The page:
I asked the contractor if he had taken any pictures of the driveway or the property prior to accessing the work site or if they had an agreement in writing. The answer to both questions was no. Without any written agreement or proof of condition prior, this claim will end up in the hands of an adjuster, who will have no other choice than to settle for an agreed amount. The contractor’s concern was not if this would be covered by insurance, but how it would be viewed by the underwriters at the time of renewal.

Protect yourself

Below you will find a few simple steps that should be taken to protect yourself and your business prior to crossing a neighbor’s property to gain access to your client’s work site.

Accessing a work site through a neighbor’s yard should be a “last resort” and only considered if there is no means to access a work site through your client’s property. Consider cranes, climbers or whatever other means can be used to avoid involving a third party (the neighbor).

If deemed necessary, arrange a meeting with your client and neighbor to walk the property. Discuss concerns for all parties, and lay out a specific plan to use the neighbor’s property. Make sure to ask the neighbor if there may be any vulnerable underground tanks, utilities or unforeseen hazards they are aware of. If they are not certain, call CBYD (Call Before You Dig Inc.) to flag utilities and get a copy of an “as-built” plan for any current or abandoned tanks that may be underground.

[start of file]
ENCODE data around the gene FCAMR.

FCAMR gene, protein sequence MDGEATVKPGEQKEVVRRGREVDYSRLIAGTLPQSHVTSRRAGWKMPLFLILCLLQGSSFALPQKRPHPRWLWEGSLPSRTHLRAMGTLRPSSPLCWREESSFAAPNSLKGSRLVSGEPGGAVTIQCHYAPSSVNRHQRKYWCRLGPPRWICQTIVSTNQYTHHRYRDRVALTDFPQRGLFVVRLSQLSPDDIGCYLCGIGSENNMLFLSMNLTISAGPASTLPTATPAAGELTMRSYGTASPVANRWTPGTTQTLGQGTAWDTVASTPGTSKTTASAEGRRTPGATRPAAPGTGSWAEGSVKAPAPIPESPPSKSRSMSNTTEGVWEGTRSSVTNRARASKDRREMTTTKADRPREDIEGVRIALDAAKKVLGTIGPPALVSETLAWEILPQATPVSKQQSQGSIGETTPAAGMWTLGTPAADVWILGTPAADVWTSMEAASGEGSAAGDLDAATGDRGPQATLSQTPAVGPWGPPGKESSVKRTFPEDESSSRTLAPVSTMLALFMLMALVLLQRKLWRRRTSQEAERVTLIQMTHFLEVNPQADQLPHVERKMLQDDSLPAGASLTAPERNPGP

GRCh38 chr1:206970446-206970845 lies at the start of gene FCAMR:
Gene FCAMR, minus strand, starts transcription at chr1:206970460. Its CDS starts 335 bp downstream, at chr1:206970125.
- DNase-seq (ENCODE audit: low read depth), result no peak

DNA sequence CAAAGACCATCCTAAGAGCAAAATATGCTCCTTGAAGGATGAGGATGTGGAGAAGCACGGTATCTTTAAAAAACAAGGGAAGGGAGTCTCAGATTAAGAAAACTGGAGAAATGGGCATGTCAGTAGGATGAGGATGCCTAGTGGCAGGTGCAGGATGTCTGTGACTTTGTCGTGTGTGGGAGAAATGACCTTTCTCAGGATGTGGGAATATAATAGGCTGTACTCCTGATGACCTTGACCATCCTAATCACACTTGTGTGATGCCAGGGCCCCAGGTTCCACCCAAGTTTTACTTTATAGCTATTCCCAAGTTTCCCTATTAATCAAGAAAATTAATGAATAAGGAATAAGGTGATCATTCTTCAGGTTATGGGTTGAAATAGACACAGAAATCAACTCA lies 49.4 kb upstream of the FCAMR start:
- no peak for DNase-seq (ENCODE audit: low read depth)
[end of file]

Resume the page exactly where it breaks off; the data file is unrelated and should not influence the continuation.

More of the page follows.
Ask the neighbor for permission to take pictures for your protection, as well as theirs, prior to starting the work. Take multiple pictures and a video of the driveway and any areas you may have to access. Be sure to take pictures of any structures nearby, including the neighbor’s roof, gutters, etc. You also may want to consider sharing the pictures and video with the neighbor prior to entering the property.

If it is necessary to remove any undergrowth, brush or tree limbs, flag the foliage and consider possible loss of privacy or tree damage. This must be pointed out and discussed with the neighbor and your client.

Get it in writing

In some cases, a written, detailed agreement with the neighbor may be requested. This is a good business practice and can help to protect all parties. The neighbor also may request to be listed as an additional insured on a certificate of insurance (COI), if necessary. Speak with your agent prior to presenting any proof of insurance.